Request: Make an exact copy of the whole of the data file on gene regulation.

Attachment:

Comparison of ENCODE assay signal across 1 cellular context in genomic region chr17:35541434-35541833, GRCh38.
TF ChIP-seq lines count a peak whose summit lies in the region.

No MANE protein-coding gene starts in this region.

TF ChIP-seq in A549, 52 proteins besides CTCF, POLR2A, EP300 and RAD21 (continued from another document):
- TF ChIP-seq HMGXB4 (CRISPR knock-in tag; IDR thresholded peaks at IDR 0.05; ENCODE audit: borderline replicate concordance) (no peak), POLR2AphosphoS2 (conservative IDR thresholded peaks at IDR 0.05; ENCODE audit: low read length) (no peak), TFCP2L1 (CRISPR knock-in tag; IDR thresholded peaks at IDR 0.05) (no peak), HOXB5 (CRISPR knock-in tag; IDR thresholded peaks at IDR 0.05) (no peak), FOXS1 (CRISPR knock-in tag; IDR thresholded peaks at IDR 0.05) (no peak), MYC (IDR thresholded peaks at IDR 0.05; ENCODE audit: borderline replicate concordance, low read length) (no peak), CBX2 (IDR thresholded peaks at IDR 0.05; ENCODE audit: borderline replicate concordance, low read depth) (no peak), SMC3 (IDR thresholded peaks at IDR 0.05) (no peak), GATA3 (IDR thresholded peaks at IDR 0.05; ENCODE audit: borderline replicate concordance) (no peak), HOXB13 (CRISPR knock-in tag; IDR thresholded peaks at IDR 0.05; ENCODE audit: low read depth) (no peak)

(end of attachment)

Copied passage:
Comparison of ENCODE assay signal across 1 cellular context in genomic region chr17:35541434-35541833, GRCh38.
TF ChIP-seq lines count a peak whose summit lies in the region.

No MANE protein-coding gene starts in this region.

TF ChIP-seq in A549, 52 proteins besides CTCF, POLR2A, EP300 and RAD21 (continued from another document):
- TF ChIP-seq HMGXB4 (CRISPR knock-in tag; IDR thresholded peaks at IDR 0.05; ENCODE audit: borderline replicate concordance) (no peak), POLR2AphosphoS2 (conservative IDR thresholded peaks at IDR 0.05; ENCODE audit: low read length) (no peak), TFCP2L1 (CRISPR knock-in tag; IDR thresholded peaks at IDR 0.05) (no peak), HOXB5 (CRISPR knock-in tag; IDR thresholded peaks at IDR 0.05) (no peak), FOXS1 (CRISPR knock-in tag; IDR thresholded peaks at IDR 0.05) (no peak), MYC (IDR thresholded peaks at IDR 0.05; ENCODE audit: borderline replicate concordance, low read length) (no peak), CBX2 (IDR thresholded peaks at IDR 0.05; ENCODE audit: borderline replicate concordance, low read depth) (no peak), SMC3 (IDR thresholded peaks at IDR 0.05) (no peak), GATA3 (IDR thresholded peaks at IDR 0.05; ENCODE audit: borderline replicate concordance) (no peak), HOXB13 (CRISPR knock-in tag; IDR thresholded peaks at IDR 0.05; ENCODE audit: low read depth) (no peak)